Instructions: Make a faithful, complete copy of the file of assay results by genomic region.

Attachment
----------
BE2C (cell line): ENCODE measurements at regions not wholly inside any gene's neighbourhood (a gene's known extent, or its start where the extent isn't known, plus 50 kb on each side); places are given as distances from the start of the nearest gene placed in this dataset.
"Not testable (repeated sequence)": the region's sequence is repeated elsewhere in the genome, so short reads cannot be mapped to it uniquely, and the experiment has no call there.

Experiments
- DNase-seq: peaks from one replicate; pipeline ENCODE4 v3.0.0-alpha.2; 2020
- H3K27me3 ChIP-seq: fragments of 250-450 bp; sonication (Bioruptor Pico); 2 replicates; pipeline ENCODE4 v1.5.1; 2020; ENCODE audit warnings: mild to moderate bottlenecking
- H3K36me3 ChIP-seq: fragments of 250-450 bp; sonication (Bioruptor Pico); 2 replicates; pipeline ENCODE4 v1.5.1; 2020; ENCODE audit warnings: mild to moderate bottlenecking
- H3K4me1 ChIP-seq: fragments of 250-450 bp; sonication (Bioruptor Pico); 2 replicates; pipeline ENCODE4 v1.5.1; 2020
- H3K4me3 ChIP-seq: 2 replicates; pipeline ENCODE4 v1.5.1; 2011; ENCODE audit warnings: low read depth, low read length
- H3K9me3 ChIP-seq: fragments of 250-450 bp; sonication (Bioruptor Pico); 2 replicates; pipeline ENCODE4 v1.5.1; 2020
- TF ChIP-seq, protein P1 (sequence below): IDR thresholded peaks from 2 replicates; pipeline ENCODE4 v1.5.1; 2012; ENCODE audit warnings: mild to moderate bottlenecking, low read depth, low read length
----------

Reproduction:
BE2C (cell line): ENCODE measurements at regions not wholly inside any gene's neighbourhood (a gene's known extent, or its start where the extent isn't known, plus 50 kb on each side); places are given as distances from the start of the nearest gene placed in this dataset.
"Not testable (repeated sequence)": the region's sequence is repeated elsewhere in the genome, so short reads cannot be mapped to it uniquely, and the experiment has no call there.

Experiments
- DNase-seq: peaks from one replicate; pipeline ENCODE4 v3.0.0-alpha.2; 2020
- H3K27me3 ChIP-seq: fragments of 250-450 bp; sonication (Bioruptor Pico); 2 replicates; pipeline ENCODE4 v1.5.1; 2020; ENCODE audit warnings: mild to moderate bottlenecking
- H3K36me3 ChIP-seq: fragments of 250-450 bp; sonication (Bioruptor Pico); 2 replicates; pipeline ENCODE4 v1.5.1; 2020; ENCODE audit warnings: mild to moderate bottlenecking
- H3K4me1 ChIP-seq: fragments of 250-450 bp; sonication (Bioruptor Pico); 2 replicates; pipeline ENCODE4 v1.5.1; 2020
- H3K4me3 ChIP-seq: 2 replicates; pipeline ENCODE4 v1.5.1; 2011; ENCODE audit warnings: low read depth, low read length
- H3K9me3 ChIP-seq: fragments of 250-450 bp; sonication (Bioruptor Pico); 2 replicates; pipeline ENCODE4 v1.5.1; 2020
- TF ChIP-seq, protein P1 (sequence below): IDR thresholded peaks from 2 replicates; pipeline ENCODE4 v1.5.1; 2012; ENCODE audit warnings: mild to moderate bottlenecking, low read depth, low read length